Restoration of the DIII-D solenoid

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Description

The DIII-D tokamak has been operated since June 1995 with constrained ohmic heating capability as imposed by the abandonment of half of it`s solenoid system due to a cooling water leak. The solenoid is comprised of A and B windings with separate multiple power leads to each. The cooling water leak occurred in the lead of the B winding. This leak occurred in a remote area under the DIII-D vessel and is believed to be caused by magnetic forces developing cyclic bending loads on the conductor. Visual inspection of the lead using flexible bore scopes indicated that the structural fiberglass ... continued below

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5 p.

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Anderson, P.M.; Robinson, J.I.; Gonzales, E. & Rolens, G.W. November 1, 1997.

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  • General Atomic Company
    Publisher Info: General Atomics, San Diego, CA (United States)
    Place of Publication: San Diego, California

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Description

The DIII-D tokamak has been operated since June 1995 with constrained ohmic heating capability as imposed by the abandonment of half of it`s solenoid system due to a cooling water leak. The solenoid is comprised of A and B windings with separate multiple power leads to each. The cooling water leak occurred in the lead of the B winding. This leak occurred in a remote area under the DIII-D vessel and is believed to be caused by magnetic forces developing cyclic bending loads on the conductor. Visual inspection of the lead using flexible bore scopes indicated that the structural fiberglass overwrap intended to band the supply and return leads into a primary-force canceling group had failed allowing individual conductors to become inadequately supported against bending loads. The overwrap failed as a result of poor epoxy encapsulation of the lead which was manufactured in 1978. Inspection of the A lead confirmed no overwrap failure and that the vacuum encapsulation of the A lead was proper and to specification. In order to continue operations, it was decided to abandon the B winding of the solenoid and operate under reduced (5 V-sec) capability. An in-situ repair approach was mandated by the extensive and lengthy effort required to disassemble, repair, and reassemble the tokamak. Access from outside the tokamak was severely limited. A plan to repair the damaged lead was developed and implemented over a 10 month period. This paper describes the repair of the solenoid lead. A VCR video tape of these remote installation efforts has been assembled and will be shown.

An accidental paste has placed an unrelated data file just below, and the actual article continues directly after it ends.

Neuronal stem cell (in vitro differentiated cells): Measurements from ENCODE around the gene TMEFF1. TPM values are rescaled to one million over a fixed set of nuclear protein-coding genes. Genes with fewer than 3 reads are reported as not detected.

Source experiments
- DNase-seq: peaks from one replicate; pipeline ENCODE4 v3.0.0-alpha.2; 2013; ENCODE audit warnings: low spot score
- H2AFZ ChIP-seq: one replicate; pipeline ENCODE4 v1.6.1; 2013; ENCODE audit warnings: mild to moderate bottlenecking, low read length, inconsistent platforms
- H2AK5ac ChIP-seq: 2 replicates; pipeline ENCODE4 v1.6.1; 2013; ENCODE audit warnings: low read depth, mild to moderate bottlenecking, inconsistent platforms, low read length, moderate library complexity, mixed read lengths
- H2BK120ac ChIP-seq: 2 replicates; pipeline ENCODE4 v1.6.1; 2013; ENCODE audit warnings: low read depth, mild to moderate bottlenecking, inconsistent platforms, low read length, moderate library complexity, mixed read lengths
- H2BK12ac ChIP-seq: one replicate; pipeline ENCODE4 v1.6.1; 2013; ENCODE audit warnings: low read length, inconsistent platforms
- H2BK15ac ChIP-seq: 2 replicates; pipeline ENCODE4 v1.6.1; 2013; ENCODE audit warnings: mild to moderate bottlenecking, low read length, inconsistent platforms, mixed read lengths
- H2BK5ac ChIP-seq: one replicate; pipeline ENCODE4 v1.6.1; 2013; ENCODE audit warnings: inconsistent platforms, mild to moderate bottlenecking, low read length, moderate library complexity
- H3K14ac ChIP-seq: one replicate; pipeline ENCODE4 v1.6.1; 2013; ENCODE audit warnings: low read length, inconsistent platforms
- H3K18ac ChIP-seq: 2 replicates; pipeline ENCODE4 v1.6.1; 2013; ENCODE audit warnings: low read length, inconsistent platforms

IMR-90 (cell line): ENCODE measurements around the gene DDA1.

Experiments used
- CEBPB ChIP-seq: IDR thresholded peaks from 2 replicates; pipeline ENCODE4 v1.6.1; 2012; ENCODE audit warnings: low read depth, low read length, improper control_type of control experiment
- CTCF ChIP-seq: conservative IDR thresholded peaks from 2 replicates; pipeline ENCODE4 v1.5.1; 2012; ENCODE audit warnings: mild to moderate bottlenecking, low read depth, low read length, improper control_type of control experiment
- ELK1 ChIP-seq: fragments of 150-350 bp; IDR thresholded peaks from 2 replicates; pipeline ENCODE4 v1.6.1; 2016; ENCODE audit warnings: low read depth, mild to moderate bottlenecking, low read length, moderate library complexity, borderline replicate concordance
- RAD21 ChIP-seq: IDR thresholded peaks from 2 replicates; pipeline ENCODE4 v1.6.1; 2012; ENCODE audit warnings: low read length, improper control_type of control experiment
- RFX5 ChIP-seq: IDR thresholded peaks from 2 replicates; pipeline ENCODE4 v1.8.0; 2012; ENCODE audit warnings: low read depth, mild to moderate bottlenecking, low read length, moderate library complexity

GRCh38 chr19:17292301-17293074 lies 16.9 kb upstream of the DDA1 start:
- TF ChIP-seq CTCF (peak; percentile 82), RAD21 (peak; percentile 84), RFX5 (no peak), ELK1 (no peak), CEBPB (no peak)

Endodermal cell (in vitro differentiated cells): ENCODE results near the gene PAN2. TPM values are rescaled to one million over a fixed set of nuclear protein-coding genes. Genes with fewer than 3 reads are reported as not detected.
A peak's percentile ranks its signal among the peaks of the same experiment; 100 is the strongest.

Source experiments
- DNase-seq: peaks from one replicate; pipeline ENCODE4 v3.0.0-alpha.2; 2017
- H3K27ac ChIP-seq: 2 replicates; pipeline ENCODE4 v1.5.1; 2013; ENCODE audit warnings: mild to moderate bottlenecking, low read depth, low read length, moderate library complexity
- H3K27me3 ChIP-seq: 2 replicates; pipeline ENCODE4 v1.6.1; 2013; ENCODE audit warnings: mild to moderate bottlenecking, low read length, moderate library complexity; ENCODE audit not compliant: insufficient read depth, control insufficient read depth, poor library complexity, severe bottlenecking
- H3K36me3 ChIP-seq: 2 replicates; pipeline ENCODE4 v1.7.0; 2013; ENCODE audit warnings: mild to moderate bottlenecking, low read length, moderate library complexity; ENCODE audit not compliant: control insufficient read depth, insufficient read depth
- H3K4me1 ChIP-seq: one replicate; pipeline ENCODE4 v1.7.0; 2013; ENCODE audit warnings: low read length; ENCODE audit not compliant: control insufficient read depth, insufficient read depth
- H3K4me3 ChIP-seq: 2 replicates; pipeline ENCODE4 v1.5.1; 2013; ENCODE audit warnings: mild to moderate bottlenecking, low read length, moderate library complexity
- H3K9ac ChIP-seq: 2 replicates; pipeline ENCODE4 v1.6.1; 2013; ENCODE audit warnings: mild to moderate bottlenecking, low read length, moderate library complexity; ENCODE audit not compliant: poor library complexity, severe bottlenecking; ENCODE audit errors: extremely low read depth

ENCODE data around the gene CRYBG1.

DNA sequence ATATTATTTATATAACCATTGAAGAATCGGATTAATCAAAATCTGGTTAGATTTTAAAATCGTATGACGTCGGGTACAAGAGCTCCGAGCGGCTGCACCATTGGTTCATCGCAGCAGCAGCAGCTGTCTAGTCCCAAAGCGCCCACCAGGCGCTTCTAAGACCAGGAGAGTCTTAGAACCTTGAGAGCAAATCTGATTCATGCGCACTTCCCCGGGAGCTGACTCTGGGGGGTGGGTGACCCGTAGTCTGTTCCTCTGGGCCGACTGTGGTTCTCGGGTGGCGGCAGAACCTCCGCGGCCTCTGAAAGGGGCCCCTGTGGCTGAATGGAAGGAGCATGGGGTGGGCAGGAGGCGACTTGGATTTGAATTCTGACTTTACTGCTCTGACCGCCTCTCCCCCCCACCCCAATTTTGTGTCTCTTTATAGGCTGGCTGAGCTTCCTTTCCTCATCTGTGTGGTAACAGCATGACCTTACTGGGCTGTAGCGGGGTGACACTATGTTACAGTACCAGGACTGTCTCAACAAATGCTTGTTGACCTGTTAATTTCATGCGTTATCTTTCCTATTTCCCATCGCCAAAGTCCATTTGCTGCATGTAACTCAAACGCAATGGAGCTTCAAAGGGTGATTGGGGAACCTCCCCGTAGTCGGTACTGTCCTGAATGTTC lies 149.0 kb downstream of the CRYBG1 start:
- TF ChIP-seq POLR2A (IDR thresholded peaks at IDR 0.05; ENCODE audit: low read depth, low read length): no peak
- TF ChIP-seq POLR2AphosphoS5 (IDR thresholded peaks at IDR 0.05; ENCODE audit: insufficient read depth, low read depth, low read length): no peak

Physical Description

5 p.

Notes

INIS; OSTI as DE98001945

Source

  • 17. IEEE/NPSS symposium on fusion engineering, San Diego, CA (United States), 6-10 Oct 1997

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  • Other: DE98001945
  • Report No.: GA--A22686
  • Report No.: CONF-971065--
  • Grant Number: AC03-89ER51114
  • DOI: 10.1046/j.1526-100X.1997.09713.x | External Link
  • Office of Scientific & Technical Information Report Number: 564231
  • Archival Resource Key: ark:/67531/metadc697844

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  • November 1, 1997

Added to The UNT Digital Library

  • Aug. 14, 2015, 8:43 a.m.

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  • April 18, 2016, 6:03 p.m.

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Anderson, P.M.; Robinson, J.I.; Gonzales, E. & Rolens, G.W. Restoration of the DIII-D solenoid, article, November 1, 1997; San Diego, California. (digital.library.unt.edu/ark:/67531/metadc697844/: accessed November 14, 2018), University of North Texas Libraries, Digital Library, digital.library.unt.edu; crediting UNT Libraries Government Documents Department.